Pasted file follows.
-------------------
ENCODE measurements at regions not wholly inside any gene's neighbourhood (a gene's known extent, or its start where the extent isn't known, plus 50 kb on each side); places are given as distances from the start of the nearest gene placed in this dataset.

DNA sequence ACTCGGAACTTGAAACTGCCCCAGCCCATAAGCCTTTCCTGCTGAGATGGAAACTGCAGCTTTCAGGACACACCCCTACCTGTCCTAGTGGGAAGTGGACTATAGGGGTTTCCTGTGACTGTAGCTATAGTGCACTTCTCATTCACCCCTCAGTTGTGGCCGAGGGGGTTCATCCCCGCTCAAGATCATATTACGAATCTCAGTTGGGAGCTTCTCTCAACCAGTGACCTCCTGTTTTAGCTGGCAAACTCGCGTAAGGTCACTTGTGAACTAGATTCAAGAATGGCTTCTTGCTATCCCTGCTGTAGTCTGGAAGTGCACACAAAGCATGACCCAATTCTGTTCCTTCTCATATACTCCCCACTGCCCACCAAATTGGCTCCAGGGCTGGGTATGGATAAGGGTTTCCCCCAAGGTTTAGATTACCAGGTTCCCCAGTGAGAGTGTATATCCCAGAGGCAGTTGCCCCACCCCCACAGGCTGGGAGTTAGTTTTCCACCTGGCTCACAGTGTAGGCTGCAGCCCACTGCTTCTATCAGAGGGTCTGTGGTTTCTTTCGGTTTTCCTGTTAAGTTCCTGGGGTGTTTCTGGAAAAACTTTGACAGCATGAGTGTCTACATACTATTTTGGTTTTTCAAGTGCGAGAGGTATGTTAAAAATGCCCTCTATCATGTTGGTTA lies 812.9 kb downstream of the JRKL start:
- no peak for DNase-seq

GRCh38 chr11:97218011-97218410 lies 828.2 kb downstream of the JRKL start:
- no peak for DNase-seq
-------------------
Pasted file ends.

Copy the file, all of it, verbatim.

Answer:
ENCODE measurements at regions not wholly inside any gene's neighbourhood (a gene's known extent, or its start where the extent isn't known, plus 50 kb on each side); places are given as distances from the start of the nearest gene placed in this dataset.

DNA sequence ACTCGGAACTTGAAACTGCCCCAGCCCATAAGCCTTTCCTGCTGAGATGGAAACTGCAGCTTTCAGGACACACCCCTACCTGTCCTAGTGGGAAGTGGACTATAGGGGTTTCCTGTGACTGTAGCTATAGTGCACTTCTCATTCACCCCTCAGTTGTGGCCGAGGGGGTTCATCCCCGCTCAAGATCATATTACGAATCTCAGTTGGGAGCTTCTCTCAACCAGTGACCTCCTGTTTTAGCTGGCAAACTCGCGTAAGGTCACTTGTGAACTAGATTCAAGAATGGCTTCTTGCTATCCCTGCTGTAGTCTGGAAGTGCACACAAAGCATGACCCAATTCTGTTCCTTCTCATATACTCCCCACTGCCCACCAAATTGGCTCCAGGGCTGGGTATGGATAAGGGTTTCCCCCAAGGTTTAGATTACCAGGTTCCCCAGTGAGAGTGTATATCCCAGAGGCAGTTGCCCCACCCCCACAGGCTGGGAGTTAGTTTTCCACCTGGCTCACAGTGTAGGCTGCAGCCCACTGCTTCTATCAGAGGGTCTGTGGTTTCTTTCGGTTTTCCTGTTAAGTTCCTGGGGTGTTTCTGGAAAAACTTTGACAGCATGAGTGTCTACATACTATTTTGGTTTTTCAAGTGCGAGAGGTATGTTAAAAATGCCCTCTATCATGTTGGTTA lies 812.9 kb downstream of the JRKL start:
- no peak for DNase-seq

GRCh38 chr11:97218011-97218410 lies 828.2 kb downstream of the JRKL start:
- no peak for DNase-seq